Annual CBS International Tax Conference 2022 – Cross-Border Issues of Tax Policies Preventing Climate Change
CBS LAW has the honour of welcoming a group of very distinguished speakers to this year’s conference. The confirmed speakers are:
- Kurt van Dender, Head of the Tax and Environment Unit, Senior Tax Economist, OECD.
- Niels Kleis Frederiksen, Chief Counsel, the Danish Ministry of Taxation.
- Lars Gårn Hansen, Professor of Food and Resource Economics, University of Copenhagen; Member of the Chairmanship of the Danish Economic Council.
- Jeroen Lammers, External PhD Candidate in Tax Law, University of Amsterdam; External Lecturer in Tax Law, CBS LAW; Partner at Dr2 Consultants Copenhagen.
- Tarcísio Diniz Magalhães, Assistant Research Professor in Digitalization and Taxation, UAntwerp, Faculty of Law (Business & Law Research Group).
- Marilyne Sadowsky, Associate Professor of Tax Law (Maître de Conférences), University Panthéon-Sorbonne.
- Peter Koerver Schmidt, Professor with Special Responsibilities in Tax Law, CBS LAW.
- An Theeuwes, Chair of the Green Tax Working Group, BUSINESS EUROPE; Co-Chair of the ICC Working Group on Carbon Pricing Mechanisms.
The speakers will discuss international tax law and policy concerning climate change. Moreover, the speakers will discuss how the development and coordination of policy instruments and supporting legislation can contribute effectively in reducing global GHG emissions by 2030 while navigating the risk of economic recession.
Deadline for registrering: senest 21. nov. 22 kl. 23.00 på https://www.tilmeld.dk/tax2022/conference
Prisen er DKK 250 for hele arrangementet, gratis for studerende og CBS ansatte.
To prevent and avoid disastrous effects from climate change a progressive transition to net zero greenhouse gas emissions by 2050 is generally regarded as essential. Many countries have adopted ambitious goals in their national legislation to achieve this goal. For example, Denmark passed legislation with an ambition to reduce GHG emissions by 70% by 2030.
There is strong consensus amongst countries that tax policy instruments will be essential in achieving net zero GHG emissions in 2050, as well as the intermediate national 2030 legislative goals. However, as of yet the combined national emission reduction commitments and policies fall short of the results needed to stave off the negative impacts of climate change. The OECD and European Commission are therefore looking to coordinate tax policy instruments on an international level to boost effectiveness and stimulate the wide legal adoption of such tax instruments. With G20 countries accounting for around 80% of GHG emission, the G20/OECD has expressed a wish to form an Inclusive Framework for global coordination of the taxation of GHG emissions with the aim to have broad global cooperation that extends well beyond the OECD membership.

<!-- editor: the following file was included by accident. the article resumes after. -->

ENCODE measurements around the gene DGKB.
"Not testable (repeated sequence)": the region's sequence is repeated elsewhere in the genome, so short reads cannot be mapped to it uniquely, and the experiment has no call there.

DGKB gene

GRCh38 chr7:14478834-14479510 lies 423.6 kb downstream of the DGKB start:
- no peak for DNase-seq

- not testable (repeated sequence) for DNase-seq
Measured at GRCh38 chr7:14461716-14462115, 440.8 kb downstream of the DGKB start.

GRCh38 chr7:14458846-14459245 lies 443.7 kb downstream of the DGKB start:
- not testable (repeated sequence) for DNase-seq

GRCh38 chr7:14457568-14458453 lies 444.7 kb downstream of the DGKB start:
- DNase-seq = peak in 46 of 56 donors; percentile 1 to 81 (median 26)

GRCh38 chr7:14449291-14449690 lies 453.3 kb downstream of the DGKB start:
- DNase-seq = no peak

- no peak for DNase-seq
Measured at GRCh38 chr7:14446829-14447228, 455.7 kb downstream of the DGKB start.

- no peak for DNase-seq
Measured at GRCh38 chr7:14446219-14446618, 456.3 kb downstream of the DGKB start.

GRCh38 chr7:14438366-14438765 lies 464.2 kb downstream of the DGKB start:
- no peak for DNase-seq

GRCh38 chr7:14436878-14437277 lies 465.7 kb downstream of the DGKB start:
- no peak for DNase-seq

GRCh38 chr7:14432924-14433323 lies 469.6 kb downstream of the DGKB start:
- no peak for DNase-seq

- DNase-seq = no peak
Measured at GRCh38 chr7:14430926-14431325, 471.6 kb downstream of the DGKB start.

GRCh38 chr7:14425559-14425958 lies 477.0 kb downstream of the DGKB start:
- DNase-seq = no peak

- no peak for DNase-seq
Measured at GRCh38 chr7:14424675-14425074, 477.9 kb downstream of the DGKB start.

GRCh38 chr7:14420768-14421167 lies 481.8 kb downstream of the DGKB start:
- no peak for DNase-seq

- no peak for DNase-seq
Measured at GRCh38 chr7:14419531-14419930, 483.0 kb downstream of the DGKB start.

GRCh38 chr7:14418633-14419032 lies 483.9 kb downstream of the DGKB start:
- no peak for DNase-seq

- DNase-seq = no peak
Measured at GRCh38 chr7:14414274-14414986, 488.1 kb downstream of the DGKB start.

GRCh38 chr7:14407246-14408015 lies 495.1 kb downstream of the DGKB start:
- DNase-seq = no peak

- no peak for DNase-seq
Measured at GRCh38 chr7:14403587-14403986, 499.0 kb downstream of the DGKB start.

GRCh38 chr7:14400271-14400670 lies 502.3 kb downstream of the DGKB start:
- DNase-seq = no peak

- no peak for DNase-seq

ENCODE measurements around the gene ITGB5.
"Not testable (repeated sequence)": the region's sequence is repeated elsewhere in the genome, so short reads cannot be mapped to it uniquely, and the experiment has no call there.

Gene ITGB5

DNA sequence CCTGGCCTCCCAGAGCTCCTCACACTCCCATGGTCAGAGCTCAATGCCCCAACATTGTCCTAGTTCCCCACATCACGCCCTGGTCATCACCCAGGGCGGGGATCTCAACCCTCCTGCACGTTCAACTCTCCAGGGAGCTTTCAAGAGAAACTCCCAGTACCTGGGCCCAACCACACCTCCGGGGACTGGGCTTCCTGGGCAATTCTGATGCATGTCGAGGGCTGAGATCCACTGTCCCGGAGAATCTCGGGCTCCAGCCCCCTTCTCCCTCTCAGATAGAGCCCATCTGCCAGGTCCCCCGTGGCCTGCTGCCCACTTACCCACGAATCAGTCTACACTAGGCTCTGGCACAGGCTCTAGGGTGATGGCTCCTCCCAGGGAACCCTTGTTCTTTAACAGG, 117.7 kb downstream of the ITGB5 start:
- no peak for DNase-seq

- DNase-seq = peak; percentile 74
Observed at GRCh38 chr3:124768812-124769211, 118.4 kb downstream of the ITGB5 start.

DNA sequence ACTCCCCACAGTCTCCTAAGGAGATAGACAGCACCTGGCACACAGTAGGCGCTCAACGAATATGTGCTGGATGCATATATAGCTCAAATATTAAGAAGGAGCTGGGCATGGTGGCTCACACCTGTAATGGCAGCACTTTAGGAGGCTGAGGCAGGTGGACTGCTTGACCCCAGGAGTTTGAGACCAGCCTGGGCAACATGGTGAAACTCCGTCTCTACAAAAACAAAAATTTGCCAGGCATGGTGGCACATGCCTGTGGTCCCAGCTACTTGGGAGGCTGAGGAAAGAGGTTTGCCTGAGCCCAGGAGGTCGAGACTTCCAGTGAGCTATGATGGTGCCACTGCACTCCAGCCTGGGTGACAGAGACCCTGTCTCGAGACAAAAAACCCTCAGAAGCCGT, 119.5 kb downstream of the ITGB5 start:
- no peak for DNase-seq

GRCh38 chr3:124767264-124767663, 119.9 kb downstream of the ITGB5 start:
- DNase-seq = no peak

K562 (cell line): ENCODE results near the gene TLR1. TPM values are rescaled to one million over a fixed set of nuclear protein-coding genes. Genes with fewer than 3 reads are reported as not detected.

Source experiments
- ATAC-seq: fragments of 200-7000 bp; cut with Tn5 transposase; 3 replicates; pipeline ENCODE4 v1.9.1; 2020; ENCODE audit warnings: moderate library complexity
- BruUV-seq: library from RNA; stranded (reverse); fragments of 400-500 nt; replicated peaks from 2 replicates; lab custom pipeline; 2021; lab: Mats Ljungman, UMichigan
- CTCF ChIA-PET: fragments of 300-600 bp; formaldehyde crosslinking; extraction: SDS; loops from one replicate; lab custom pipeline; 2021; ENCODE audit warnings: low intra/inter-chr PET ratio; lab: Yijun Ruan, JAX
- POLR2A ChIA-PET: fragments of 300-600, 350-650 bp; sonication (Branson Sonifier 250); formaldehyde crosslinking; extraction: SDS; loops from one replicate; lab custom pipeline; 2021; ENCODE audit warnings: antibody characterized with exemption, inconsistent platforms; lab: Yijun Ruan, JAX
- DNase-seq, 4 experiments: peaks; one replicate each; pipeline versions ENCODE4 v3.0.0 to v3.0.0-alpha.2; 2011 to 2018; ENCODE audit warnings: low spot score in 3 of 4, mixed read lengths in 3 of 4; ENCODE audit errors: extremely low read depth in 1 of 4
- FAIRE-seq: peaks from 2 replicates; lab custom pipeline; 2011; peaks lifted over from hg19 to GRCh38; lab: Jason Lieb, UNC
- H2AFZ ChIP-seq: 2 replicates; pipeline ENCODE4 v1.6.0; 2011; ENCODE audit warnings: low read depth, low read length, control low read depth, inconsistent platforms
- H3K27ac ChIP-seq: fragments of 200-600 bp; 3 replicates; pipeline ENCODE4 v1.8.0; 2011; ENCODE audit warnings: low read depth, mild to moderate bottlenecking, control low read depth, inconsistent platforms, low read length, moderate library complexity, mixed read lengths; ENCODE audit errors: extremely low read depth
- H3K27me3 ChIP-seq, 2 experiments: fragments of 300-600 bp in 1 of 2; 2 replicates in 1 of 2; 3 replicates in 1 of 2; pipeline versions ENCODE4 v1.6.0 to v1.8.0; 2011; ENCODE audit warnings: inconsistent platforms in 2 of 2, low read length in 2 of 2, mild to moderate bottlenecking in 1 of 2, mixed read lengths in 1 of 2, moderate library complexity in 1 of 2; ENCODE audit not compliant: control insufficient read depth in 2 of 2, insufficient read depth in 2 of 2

Currently, there is not enough international tax policy discussion on how to achieve the goals, while preserving levels of prosperity and well-being, growth, and employment on both the international and national level. Such a discussion should go beyond merely carbon pricing and/or environmental taxation solutions. For example, to truly decarbonise production processes and move from a linear to a circular economy model, innovation stimuli should also be considered as part of the policy mix.
A fundamental question to be answered is if tax instruments, for both pricing-in external costs as well as stimulating innovation, are in fact the best available policy tools to get the job done. And if so, how does one coordinate these (tax) policy instruments in such a way internationally so that the GHG emission levels are effectively and sustainably reduced on a global level? In answering these questions, one has to also address and/or navigate several complicating factors. For instance:
1. The time until 2030 in which to achieve fundamental changes in society is very short, perhaps too short for tax instruments to affect enough change in behaviour.
2. While the world economy is still recovering from the impact of COVID-19, it is now also reeling from the speed at which interest rates are rising, and rates of inflation are increasing while the threat of a protracted war in Europe is looming. The question is where the necessary public and private investments to achieve the climate goals will come from in such an economic environment.
3. And even when 1 and 2 are solved, there is a structural shortage on the labour market to implement the practical solutions on a scale needed to make a significant impact.
4. How the necessary regulation and legislation can be shaped, enacted, and coordinated in time while having to navigate the political landscape of multiple countries
This conference aims therefore to promote the international tax law and policy discussion concerning climate change and tax policy, and concretely contribute to the development of policy instruments and supporting legislation that can act quickly and decisively without pushing the world economy in a recession that would make the necessary enormous (mostly private) investments illusory
- Kontakt: Seminar.email@example.com